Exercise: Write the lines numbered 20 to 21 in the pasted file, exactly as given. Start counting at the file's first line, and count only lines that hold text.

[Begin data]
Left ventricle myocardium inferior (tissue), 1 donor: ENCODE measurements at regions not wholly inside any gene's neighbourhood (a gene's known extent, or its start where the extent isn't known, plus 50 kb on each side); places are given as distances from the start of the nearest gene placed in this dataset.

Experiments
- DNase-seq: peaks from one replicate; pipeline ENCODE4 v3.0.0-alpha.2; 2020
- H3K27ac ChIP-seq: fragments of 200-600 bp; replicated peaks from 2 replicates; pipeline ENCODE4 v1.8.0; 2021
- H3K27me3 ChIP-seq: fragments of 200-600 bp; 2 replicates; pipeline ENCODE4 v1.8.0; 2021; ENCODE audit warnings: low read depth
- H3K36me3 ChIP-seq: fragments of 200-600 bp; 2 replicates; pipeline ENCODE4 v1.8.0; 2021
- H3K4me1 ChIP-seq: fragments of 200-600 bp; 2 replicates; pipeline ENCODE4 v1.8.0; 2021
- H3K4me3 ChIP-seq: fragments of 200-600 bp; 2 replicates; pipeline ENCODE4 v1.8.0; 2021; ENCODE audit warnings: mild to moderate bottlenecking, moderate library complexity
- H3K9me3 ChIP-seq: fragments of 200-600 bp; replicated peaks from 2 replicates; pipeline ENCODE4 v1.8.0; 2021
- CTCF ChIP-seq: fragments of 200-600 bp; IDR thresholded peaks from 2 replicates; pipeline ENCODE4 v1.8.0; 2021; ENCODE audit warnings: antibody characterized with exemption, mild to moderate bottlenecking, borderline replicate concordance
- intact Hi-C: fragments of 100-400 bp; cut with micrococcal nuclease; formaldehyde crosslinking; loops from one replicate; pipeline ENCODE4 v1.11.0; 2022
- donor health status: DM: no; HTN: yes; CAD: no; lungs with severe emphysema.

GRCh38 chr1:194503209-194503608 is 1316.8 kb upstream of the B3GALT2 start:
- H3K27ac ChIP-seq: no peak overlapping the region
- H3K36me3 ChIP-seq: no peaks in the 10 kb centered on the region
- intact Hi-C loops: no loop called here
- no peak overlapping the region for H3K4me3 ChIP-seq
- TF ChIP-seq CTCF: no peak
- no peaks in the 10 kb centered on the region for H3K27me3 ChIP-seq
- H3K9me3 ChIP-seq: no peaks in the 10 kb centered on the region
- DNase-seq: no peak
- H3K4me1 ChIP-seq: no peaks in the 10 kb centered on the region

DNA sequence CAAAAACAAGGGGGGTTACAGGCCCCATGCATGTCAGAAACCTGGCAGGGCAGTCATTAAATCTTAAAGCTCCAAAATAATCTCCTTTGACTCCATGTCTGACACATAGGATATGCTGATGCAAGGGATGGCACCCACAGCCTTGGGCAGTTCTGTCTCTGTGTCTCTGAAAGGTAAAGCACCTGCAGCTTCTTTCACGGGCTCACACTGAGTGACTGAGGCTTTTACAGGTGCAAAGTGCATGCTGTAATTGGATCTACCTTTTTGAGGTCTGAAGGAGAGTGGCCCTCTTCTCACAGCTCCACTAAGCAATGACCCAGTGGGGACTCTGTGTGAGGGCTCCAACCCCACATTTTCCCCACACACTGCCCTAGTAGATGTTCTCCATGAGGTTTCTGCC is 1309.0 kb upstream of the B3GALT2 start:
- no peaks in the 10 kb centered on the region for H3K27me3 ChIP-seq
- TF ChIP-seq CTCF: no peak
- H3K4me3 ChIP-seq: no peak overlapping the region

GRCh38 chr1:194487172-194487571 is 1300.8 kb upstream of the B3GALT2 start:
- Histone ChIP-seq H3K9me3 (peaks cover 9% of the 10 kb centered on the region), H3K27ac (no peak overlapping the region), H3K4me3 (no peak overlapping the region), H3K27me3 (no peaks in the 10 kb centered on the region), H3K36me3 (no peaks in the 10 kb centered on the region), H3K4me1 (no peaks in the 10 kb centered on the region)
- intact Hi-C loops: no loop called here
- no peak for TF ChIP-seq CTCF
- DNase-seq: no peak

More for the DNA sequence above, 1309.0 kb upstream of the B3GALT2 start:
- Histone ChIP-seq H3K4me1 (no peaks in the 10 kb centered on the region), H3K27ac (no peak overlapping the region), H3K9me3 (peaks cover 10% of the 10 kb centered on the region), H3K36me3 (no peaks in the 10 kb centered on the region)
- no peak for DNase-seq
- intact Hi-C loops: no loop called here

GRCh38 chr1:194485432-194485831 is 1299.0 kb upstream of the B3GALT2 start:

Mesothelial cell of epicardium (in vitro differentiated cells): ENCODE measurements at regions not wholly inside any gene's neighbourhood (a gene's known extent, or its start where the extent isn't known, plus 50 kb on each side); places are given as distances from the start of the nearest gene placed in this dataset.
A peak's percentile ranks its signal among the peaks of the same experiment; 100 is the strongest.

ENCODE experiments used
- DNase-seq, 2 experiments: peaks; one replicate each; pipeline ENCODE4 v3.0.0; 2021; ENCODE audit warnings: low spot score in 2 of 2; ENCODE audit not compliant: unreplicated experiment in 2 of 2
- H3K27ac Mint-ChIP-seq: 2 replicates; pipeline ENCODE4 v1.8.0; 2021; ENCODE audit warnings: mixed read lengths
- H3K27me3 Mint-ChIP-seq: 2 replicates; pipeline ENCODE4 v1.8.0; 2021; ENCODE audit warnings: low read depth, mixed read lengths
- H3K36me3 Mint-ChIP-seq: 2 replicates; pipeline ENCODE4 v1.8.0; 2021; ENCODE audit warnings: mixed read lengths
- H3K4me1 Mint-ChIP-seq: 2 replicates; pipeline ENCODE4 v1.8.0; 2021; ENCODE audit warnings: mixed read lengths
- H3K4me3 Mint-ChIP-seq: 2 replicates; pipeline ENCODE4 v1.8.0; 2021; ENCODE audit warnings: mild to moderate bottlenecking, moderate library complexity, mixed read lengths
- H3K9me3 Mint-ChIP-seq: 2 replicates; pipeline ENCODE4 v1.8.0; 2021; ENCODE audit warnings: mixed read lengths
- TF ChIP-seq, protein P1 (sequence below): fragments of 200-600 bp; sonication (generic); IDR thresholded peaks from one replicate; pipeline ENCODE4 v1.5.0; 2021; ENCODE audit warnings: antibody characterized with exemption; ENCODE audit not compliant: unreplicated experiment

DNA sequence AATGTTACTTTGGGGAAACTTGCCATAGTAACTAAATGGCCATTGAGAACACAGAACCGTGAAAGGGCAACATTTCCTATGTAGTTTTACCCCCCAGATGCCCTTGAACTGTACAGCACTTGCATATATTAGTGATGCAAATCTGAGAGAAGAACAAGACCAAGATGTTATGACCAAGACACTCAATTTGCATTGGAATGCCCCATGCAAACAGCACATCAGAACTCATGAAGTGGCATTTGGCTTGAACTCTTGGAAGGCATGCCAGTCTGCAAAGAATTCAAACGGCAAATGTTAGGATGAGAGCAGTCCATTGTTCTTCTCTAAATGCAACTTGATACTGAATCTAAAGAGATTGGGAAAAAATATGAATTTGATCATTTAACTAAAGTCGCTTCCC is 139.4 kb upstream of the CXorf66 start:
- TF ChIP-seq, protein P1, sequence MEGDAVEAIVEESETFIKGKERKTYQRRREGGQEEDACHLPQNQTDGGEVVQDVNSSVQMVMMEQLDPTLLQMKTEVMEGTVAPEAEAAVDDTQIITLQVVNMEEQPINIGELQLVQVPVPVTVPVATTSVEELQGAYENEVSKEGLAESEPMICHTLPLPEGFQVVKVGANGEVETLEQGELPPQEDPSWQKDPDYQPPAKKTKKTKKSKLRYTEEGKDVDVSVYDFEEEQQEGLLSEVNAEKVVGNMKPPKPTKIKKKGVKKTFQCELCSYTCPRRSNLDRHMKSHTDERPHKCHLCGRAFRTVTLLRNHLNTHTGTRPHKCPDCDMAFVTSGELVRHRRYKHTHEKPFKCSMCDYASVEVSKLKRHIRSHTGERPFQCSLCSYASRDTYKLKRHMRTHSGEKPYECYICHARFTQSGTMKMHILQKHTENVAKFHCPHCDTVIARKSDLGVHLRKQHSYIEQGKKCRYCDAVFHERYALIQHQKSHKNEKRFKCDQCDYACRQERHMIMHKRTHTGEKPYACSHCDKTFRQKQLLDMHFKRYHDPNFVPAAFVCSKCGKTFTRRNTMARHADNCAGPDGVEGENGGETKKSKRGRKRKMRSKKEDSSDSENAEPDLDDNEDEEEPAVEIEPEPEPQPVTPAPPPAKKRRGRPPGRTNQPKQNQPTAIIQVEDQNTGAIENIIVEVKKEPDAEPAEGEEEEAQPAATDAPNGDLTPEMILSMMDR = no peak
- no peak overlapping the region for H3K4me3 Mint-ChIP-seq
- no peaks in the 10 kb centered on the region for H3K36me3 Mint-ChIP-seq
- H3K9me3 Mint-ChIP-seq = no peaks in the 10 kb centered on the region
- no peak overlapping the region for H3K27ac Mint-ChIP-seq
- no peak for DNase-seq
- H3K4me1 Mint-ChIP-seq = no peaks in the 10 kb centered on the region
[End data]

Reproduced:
- H3K9me3 ChIP-seq: no peaks in the 10 kb centered on the region
- DNase-seq: no peak